Ahoj from Praha!
Let me start off by saying, Czech is an incredibly confusing language, for native English speakers at least. I used to consider myself good at languages, until I got here. So, when my Czech teacher said that we were going on a field trip for breakfast at a Czech restaurant, where we would read menus and order in Czech, I was a little scared.
What does ordering food in Czech have to do with active learning? Everything! Active learning is pretty much any kind of learning that occurs outside of the classroom: group projects, field trips, independent work of all varieties. My Czech class is an excellent example: we each presented different topics, after the teacher looked them over to make sure the spelling, vocabulary, and grammar was correct. And let me just say, Czech grammar is.... difficult. (A coffee: káva. I'll have a coffee: Dám si kávu. Prague is a nice city: Praha je pěkné město. I live in Prague: Bydlím v Praze. See how the nouns kava and Praha change endings depending on if they're the subject or object? Almost every noun does that, but not all of them, and it depends on how it's being used and how many there are. Jedna kávu, dvě kávy.... Okay, I'll stop talking about grammar.)
So even after being in Prague for two months, active learning of the Czech language has taken a lot of different forms. From having a conversation in Czech/English to grocery shopping or buying train tickets for Pilsen or Dresden, every time I run into a language barrier has been an opportunity to learn. Some are discouraging, like when the old lady on the tram was smiling at me and rambling away in Czech before I had a chance to tell her I don't understand. Some are encouraging: I finally made it to a meeting point after asking several people for directions, one gentleman whipped out the GPS on his phone to show me a map, because I only half-understood his spoken directions. Some are just plain entertaining, when both parties resort to strange sign language and laugh at themselves, which happens more often than I care to admit.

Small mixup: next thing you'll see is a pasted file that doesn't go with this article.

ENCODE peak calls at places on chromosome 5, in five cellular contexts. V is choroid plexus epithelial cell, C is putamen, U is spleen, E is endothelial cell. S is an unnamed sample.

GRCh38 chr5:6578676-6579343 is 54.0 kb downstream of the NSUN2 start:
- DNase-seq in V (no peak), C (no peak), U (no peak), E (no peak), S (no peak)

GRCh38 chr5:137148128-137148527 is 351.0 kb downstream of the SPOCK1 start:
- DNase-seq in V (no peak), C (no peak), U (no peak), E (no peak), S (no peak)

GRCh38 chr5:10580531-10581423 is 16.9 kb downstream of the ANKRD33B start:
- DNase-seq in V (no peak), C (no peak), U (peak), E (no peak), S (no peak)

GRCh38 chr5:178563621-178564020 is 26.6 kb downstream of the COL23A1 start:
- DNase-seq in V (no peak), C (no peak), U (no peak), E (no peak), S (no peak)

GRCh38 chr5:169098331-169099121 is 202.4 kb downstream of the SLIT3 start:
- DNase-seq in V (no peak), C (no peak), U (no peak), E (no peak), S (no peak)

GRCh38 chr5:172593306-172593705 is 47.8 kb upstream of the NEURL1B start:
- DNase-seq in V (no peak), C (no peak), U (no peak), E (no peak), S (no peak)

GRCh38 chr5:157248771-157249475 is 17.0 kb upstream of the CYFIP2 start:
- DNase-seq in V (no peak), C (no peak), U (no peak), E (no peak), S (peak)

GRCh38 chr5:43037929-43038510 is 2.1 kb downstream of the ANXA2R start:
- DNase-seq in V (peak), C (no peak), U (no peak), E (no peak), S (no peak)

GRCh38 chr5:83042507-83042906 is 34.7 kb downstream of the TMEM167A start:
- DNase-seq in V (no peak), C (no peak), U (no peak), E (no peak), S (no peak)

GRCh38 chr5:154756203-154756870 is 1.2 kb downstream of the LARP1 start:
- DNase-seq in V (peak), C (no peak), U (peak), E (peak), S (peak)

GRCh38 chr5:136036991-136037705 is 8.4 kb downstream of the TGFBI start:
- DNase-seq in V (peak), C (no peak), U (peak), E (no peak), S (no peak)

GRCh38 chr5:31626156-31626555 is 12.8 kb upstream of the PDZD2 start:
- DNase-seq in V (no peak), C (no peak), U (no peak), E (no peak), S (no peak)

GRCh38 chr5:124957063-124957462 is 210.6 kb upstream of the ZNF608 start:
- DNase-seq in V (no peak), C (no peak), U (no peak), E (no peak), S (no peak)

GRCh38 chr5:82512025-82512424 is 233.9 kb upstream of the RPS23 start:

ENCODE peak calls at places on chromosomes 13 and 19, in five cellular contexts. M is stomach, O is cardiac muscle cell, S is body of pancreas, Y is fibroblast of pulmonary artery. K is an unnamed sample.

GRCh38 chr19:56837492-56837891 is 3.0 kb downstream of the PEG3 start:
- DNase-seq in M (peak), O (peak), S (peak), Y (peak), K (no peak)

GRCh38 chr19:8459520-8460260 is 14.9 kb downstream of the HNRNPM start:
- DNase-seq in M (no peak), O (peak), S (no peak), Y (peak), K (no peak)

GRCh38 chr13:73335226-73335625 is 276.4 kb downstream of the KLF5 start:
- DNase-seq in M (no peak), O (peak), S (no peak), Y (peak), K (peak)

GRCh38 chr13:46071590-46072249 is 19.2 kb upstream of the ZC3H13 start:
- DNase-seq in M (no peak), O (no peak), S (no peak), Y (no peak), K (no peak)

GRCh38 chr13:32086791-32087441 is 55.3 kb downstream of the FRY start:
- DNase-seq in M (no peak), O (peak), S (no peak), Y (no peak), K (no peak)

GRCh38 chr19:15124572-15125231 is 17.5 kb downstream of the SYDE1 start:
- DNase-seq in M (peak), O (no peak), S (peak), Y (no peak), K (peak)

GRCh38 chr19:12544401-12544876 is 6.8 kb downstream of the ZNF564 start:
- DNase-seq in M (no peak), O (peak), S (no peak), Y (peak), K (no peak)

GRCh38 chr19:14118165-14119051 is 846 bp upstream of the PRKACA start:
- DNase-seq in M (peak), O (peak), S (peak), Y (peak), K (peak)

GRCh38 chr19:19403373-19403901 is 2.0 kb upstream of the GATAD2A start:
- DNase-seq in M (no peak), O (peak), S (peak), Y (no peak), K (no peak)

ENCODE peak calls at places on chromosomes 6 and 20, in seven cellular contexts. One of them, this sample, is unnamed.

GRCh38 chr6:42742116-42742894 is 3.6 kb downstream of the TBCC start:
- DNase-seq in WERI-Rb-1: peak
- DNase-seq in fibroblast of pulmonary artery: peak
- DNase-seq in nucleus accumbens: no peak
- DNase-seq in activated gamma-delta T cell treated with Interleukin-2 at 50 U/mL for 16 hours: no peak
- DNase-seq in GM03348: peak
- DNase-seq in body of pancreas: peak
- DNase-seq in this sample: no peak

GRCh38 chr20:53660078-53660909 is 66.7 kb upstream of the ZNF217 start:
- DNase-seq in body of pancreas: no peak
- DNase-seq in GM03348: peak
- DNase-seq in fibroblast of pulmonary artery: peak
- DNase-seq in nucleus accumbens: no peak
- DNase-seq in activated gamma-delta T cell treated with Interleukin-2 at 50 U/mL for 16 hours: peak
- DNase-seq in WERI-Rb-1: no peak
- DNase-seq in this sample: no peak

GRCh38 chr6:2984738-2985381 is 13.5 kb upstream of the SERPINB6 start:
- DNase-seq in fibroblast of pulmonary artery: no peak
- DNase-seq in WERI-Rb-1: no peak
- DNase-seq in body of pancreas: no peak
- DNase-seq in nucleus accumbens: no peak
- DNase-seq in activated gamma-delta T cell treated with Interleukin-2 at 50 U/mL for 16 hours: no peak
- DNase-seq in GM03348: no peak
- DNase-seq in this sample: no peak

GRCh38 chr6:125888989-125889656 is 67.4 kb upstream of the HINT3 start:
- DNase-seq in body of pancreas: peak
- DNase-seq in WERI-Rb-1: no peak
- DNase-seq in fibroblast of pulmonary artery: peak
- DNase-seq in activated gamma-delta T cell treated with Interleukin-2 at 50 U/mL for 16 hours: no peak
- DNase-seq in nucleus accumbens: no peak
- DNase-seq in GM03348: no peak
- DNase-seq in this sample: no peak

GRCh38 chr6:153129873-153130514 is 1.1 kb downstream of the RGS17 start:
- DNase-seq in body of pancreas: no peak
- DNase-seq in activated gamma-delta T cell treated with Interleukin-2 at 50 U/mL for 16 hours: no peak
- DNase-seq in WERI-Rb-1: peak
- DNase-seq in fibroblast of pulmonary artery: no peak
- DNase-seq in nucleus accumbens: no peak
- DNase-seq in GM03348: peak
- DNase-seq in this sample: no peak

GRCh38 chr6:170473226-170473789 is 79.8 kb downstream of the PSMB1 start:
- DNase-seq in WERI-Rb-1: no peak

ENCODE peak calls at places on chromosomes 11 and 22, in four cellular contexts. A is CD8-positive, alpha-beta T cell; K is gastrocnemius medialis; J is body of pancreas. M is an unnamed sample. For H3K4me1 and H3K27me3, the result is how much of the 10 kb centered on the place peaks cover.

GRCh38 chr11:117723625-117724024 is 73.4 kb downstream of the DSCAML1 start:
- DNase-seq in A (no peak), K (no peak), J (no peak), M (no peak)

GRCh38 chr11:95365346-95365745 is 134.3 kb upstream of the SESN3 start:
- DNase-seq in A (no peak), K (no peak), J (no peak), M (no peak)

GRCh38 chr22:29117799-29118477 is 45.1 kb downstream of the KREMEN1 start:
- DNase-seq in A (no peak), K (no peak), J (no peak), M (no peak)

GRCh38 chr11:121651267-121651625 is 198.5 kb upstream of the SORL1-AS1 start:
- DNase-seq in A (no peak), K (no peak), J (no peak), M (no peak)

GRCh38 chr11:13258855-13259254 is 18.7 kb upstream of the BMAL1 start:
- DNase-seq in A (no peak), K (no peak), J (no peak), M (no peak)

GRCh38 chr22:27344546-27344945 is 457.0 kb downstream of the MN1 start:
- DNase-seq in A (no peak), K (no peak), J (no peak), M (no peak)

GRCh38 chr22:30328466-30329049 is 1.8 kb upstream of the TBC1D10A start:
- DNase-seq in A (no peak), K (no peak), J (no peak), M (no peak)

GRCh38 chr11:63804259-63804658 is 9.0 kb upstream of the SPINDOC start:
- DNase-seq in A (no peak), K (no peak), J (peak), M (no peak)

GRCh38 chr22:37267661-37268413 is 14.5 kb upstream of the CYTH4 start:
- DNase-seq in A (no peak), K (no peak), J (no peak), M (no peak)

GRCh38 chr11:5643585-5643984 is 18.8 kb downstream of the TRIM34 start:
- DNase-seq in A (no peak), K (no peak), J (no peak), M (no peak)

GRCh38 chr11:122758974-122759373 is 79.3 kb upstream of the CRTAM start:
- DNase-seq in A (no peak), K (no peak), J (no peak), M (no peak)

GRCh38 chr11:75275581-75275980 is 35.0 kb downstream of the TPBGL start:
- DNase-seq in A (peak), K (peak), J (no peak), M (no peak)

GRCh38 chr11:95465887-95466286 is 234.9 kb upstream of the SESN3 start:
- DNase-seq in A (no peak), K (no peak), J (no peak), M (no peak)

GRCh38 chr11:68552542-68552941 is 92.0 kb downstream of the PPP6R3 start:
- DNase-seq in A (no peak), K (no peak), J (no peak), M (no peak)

Back to breakfast! I promised deliciousness in this post! I won't disappoint!
Our field trip was to "Cafe Louvre," not the most Czech-sounding of places. However, the restaurant has a long history of famous authors, thinkers, and international elites visiting and even developing favorite tables. Here's a link to their website, where they go into more depth about the famous visitors. We weren't there for the history, we were there to embarrass ourselves ordering food in Czech, and to enjoy each others' company outside of the classroom. Luckily, our teacher wasn't taking notes, so it wasn't too high-pressure, and we all made our orders.
Domácí lívance, a kind of sweet pancakes.
Luckily for one of our kamarádky, "latte" is pretty much the same in most languages.
By the end of breakfast, we were all full of delicious food and feeling a bit more confident in our Czech skills. While we learn a lot in class and from homework, going on field trips is a happy medium between lecture and getting lost. This type of active learning is certainly tastier than sitting in a classroom!
Dorothy McQuaid is the CEA MOJO for Prague this Fall. Her mild-mannered alter ego is a senior Marketing major at Belmont University in Nashville, TN.
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